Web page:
Congenital syphilis: How long do we have to deal?
Congenital syphilis is a preventable disease and its presence reflects a failure of prenatal care delivery system, as well as syphilis control programs. Adequate antenatal screening is a boon to prevent cases of congenital syphilis. There have been sporadic case reports of congenital syphilis in our country, but the exact disease burden is not very clear.

The present case has been published in the Indian Journal of Child Health. A male neonate born to a G3P1A1L1 mother by full-term normal vaginal delivery. He was born to a non-consanguineous parents, with a birth weight of 3.8 kg.. Mother had an uneventful pregnancy, however, found to be venereal disease research laboratory (VDRL) positive. During her first pregnancy, mother was VDRL positive, the female baby was born, who was asymptomatic and VDRL negative at the time of birth and continued the same status till date.

During the second pregnancy, the outcome was abortion. This time during the third pregnancy; VDRL was positive, but quantitative titers were not available. She was treated with Inj. benzathine penicillin before this pregnancy but repeat VDRL titer post-treatment was not available. No treatment was taken during the pregnancy.The baby cried immediately after birth. On examination, vitals were stable; cry, tone, and activity were normal and no markers of syphilis were found on the clinical examination.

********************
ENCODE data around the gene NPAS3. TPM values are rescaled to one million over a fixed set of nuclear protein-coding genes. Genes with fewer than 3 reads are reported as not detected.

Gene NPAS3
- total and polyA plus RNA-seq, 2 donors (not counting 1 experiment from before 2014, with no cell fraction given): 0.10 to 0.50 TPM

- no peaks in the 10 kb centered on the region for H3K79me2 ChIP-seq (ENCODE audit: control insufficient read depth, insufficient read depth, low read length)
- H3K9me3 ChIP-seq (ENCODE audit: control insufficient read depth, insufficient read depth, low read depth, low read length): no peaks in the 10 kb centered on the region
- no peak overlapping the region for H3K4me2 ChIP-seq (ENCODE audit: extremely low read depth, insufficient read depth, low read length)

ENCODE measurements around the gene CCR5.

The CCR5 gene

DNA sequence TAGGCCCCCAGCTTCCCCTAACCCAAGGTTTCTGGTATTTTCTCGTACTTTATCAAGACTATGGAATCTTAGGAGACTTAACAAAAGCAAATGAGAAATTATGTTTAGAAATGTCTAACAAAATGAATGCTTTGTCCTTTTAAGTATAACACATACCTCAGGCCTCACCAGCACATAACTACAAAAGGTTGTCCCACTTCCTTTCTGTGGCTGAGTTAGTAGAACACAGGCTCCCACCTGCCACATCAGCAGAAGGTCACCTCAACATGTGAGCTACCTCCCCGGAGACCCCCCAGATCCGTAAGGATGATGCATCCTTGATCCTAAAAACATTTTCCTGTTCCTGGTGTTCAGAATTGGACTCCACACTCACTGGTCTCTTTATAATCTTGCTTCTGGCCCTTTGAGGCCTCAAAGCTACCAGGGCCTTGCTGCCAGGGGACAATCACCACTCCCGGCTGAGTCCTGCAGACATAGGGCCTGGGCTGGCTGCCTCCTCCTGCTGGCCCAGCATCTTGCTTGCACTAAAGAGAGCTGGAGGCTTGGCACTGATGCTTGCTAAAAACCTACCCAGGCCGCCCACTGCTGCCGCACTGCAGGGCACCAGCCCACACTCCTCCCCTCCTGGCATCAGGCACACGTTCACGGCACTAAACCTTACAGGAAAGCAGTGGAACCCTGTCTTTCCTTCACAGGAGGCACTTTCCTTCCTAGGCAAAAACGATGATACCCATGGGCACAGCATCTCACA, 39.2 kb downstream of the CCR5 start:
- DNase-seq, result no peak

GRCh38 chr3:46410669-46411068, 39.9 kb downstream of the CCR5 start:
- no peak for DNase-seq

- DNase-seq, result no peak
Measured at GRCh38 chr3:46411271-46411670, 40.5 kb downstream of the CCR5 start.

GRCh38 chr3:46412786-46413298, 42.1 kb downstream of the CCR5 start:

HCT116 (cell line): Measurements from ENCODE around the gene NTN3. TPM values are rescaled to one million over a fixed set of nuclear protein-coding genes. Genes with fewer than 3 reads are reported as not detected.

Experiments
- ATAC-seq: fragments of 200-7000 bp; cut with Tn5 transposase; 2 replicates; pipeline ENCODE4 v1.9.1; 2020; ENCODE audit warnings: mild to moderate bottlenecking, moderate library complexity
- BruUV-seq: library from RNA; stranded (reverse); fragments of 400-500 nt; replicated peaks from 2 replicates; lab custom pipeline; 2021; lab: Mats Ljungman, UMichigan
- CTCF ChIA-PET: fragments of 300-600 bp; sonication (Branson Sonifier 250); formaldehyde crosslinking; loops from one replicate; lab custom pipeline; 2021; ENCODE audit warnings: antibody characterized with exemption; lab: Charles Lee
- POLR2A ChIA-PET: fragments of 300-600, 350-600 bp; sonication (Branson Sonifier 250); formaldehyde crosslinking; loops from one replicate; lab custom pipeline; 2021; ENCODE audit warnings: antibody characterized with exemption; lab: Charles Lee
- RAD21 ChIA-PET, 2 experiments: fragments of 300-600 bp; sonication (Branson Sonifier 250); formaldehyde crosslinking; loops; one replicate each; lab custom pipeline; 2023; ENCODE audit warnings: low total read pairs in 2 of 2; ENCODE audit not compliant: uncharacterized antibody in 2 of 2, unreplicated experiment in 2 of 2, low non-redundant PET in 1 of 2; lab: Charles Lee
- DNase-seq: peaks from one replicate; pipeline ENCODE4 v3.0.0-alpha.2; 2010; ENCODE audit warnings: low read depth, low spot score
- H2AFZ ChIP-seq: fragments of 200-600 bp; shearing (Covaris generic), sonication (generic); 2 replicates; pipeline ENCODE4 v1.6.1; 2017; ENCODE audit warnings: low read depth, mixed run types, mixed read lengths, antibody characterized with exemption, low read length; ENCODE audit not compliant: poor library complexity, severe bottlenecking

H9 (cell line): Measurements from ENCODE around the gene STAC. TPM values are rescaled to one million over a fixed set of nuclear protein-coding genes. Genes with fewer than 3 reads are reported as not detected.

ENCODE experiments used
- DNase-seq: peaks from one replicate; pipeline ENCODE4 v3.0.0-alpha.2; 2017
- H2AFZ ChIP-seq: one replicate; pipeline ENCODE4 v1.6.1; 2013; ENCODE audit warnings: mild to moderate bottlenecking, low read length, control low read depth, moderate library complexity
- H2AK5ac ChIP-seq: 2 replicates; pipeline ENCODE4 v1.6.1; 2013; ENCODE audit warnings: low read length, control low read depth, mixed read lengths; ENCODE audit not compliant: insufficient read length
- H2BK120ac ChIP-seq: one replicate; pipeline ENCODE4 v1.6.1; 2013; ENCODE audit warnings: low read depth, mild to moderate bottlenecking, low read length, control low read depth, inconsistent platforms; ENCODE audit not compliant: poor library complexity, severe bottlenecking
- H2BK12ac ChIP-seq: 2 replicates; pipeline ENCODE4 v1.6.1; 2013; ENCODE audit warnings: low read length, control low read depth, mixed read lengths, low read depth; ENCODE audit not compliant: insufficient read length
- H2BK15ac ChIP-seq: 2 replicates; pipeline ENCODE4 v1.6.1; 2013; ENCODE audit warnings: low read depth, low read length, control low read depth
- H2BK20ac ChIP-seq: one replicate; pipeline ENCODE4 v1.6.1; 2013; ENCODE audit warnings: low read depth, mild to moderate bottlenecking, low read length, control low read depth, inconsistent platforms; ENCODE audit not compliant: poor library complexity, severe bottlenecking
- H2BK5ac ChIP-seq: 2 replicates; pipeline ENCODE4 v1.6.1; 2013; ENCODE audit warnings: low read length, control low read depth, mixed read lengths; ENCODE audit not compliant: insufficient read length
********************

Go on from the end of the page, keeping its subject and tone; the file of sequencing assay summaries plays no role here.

The baby was taking breastfeeds normally and passing urine and stools adequately. On laboratory investigation, serum VDRL was reactive (1:256), T. pallidum hemagglutination assay (TPHA) was detected (1:160), and cerebrospinal fluid (CSF) VDRL was also reactive. After delivery, maternal VDRL was reactive (1:32) and TPHA was detected (1:1280). There was a 4-fold rise in neonatal VDRL titers.

Other investigations in the neonate revealed normal hemogram, negative sepsis screen, normal liver, and renal function tests and negative results for hepatitis B surface antigen, anti-hepatitis C virus, and human immunodeficiency virus.

Radiological investigations were normal with normal ultrasonography abdomen. Diagnosis of congenital neurosyphilis was made based on positive serological tests. Neonate was managed with intravenous sodium benzylpenicillin G-50,000 U/kg/dose twice daily for 7 days, then thrice daily for next 3 days and supportive therapy.

During follow-up, the patient was asymptomatic, and CSF and serum VDRL were non-reactive after 6 months. Later, the mother was treated with Inj. benzathine penicillin as per guidelines and VDRL became non-reactive.

Read more here: https://atharvapub.net/IJCH/article/view/961/771
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